10.3 Inline assembly statements within a function

Inline assembly statements can be used inside a function to insert assembly code into the body of a C or C++ function.

Inline assembly code allows for passing control-flow and values between C/C++ and assembly at a fine-grained level. The values that are used as inputs to and outputs from the assembly code must be listed. Special tokens in the assembly string are replaced with the registers that contain these values.

As with file-scope inline assembly, you can use any instructions or directives that are available in the integrated assembler in the assembly string. Use multiple assembly statements in the string of one inline assembly statement by separating them with newlines or semicolons. If you use multiple instructions in this way, the optimizer treats them as a complete unit. It does not split them up, reorder them, or omit some of them.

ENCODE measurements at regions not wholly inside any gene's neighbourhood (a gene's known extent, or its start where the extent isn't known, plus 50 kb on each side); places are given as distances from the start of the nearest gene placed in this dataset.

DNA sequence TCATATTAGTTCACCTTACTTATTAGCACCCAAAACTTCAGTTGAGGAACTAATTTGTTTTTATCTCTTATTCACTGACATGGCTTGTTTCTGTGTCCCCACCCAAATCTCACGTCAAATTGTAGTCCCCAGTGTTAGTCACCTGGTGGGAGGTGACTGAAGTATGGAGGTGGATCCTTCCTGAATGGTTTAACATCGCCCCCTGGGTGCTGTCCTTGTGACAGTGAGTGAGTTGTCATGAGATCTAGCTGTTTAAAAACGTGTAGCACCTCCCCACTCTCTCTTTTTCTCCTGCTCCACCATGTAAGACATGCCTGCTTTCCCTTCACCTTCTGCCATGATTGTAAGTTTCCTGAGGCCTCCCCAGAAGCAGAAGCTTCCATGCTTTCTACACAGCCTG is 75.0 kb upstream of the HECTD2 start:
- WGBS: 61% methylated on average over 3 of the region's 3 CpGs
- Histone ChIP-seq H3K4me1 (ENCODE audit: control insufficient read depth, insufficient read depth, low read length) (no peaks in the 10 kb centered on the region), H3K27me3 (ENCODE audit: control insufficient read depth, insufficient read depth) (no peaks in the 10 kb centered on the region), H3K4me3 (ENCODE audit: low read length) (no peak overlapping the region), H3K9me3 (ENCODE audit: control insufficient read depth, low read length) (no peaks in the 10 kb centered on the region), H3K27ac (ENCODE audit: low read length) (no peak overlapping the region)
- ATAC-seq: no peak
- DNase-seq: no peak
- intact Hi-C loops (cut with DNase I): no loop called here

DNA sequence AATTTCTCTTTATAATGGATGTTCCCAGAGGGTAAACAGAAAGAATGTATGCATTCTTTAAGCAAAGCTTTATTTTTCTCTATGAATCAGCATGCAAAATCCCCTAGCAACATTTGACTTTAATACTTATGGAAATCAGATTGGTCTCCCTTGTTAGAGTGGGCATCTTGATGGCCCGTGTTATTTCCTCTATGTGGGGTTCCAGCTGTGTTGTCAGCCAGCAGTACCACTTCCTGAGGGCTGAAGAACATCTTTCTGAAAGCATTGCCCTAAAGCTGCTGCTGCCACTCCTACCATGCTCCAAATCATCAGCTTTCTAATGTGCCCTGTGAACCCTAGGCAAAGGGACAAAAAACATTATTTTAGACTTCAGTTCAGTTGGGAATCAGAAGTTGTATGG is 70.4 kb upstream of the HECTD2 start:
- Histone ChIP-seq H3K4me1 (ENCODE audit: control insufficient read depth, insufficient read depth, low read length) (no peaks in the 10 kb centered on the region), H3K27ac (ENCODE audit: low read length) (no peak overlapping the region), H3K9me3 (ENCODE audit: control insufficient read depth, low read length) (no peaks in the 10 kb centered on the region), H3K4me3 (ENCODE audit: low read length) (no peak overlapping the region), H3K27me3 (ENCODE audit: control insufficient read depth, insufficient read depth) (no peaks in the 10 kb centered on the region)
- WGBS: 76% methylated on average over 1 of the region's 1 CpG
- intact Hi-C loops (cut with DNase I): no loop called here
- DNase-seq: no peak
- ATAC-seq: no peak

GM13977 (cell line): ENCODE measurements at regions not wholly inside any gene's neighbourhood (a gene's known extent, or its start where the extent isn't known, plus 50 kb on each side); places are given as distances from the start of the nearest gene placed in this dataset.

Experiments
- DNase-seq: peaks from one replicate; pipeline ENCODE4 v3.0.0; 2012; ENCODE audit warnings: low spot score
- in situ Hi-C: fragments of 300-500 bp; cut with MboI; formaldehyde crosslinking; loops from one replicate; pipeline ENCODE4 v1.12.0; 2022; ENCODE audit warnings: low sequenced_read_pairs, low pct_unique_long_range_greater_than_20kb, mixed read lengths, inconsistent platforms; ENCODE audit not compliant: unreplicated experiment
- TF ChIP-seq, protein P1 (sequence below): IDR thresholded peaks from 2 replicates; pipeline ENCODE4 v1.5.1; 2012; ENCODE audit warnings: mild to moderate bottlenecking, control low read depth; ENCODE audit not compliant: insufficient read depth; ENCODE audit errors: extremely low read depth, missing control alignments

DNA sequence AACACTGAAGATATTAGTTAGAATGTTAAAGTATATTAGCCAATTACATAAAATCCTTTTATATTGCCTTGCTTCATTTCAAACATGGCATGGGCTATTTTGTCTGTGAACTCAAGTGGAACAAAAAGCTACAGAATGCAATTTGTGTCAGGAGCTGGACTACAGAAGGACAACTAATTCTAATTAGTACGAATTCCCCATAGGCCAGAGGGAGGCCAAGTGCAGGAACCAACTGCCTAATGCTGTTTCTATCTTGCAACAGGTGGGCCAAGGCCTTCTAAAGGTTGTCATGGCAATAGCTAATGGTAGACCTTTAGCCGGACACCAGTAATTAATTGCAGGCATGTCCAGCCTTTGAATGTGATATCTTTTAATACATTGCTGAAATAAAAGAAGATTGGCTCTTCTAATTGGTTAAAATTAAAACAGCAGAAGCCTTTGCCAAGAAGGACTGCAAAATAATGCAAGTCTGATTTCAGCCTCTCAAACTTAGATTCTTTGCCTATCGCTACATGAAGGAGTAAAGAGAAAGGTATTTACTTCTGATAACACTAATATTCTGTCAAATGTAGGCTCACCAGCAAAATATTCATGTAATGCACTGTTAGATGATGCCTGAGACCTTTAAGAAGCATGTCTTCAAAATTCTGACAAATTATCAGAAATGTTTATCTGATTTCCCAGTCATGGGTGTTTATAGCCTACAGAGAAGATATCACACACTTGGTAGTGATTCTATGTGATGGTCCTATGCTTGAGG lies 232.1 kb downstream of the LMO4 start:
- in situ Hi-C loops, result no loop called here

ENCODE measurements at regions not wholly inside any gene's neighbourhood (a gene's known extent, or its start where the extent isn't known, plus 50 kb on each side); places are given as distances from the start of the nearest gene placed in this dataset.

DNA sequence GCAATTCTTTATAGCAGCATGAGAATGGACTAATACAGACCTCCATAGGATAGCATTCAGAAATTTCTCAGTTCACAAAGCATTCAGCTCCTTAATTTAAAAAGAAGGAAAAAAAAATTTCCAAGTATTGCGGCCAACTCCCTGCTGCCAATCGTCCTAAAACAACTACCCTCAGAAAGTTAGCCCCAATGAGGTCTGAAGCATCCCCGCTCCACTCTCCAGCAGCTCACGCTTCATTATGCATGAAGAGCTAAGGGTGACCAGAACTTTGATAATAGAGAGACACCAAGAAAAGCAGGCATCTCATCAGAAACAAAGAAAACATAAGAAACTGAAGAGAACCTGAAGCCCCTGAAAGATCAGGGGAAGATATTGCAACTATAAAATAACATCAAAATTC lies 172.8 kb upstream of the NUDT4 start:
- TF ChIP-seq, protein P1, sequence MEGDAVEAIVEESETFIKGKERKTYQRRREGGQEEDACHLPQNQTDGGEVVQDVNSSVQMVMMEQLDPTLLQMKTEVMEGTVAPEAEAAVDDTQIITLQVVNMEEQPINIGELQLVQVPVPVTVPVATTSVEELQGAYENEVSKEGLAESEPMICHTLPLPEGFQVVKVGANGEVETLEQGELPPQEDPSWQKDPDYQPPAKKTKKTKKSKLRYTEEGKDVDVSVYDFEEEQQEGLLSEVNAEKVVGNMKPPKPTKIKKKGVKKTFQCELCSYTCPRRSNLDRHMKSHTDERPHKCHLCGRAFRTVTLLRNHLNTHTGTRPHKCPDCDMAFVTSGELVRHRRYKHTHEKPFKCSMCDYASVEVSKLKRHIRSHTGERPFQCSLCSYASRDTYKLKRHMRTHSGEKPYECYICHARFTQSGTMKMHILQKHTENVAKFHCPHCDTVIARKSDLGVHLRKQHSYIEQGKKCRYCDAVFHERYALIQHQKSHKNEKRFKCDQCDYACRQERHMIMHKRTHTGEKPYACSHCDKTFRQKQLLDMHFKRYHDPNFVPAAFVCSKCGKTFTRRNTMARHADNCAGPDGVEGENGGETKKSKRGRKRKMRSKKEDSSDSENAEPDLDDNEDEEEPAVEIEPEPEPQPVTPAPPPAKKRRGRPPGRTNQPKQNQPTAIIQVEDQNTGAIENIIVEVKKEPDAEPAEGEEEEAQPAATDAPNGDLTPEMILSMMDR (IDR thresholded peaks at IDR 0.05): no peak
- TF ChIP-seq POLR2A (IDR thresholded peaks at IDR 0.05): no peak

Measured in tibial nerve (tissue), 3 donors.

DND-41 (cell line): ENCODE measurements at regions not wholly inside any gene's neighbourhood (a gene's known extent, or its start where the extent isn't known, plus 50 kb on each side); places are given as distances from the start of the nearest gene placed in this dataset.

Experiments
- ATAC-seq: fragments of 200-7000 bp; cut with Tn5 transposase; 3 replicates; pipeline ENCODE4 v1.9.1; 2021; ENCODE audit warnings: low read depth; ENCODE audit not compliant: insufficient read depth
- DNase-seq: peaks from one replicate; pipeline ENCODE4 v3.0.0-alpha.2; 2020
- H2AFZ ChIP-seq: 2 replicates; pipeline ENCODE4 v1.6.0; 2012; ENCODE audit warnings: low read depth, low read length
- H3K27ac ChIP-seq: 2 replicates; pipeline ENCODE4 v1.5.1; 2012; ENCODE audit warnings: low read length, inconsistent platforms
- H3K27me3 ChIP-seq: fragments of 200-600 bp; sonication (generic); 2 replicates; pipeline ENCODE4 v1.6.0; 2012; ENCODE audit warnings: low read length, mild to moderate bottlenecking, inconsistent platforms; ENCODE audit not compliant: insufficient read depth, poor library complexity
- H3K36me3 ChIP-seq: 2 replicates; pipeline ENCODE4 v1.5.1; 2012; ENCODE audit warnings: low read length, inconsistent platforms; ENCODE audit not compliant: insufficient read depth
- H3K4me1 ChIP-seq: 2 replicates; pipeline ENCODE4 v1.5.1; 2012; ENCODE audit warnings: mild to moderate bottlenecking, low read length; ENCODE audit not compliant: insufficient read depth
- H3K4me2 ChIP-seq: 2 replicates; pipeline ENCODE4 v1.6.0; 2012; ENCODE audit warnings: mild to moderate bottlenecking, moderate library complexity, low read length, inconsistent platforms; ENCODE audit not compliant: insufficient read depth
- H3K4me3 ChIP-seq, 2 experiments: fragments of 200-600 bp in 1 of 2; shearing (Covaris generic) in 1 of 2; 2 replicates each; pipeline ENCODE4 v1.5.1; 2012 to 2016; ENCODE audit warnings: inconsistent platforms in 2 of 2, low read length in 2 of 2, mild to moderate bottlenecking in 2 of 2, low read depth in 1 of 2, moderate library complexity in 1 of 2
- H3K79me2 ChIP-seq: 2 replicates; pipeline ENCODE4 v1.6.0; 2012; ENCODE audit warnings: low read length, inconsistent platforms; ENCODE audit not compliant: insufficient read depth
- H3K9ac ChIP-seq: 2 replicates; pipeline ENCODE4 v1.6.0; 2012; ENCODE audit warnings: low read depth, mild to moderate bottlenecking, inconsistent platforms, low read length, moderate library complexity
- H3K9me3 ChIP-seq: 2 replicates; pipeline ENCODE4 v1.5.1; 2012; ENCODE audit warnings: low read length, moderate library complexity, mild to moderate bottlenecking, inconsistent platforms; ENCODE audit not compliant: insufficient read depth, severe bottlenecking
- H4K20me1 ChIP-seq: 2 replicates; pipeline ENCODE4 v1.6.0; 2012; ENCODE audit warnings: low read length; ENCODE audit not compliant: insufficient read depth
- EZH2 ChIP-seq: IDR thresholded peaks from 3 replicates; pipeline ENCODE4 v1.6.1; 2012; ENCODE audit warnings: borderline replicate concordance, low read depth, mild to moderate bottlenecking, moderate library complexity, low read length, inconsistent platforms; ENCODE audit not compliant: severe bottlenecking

The compiler does not guarantee that the ordering of multiple inline assembly statements will be preserved. It might also do the following:

  • Merge two identical inline assembly statements into one inline assembly statement.
  • Split one inline assembly statement into two inline assembly statements.
  • Remove an inline assembly statement that has no apparent effect on the result of the program.

To prevent the compiler from doing any of these operations, you must use the input and output operands and the volatile keyword to indicate to the compiler which optimizations are valid.

The compiler does not parse the contents of the assembly string, except for replacing template strings, until code-generation is complete. It relies on the input and output operands, and clobbers to tell it about the requirements of the assembly code, and constraints on the surrounding generated code. Therefore the input and output operands, and clobbers must be accurate.


__asm [volatile] (
	"<assembly string>"
	[ : <output operands>
	[ : <input operands>
	[ : <clobbers> ] ] ]
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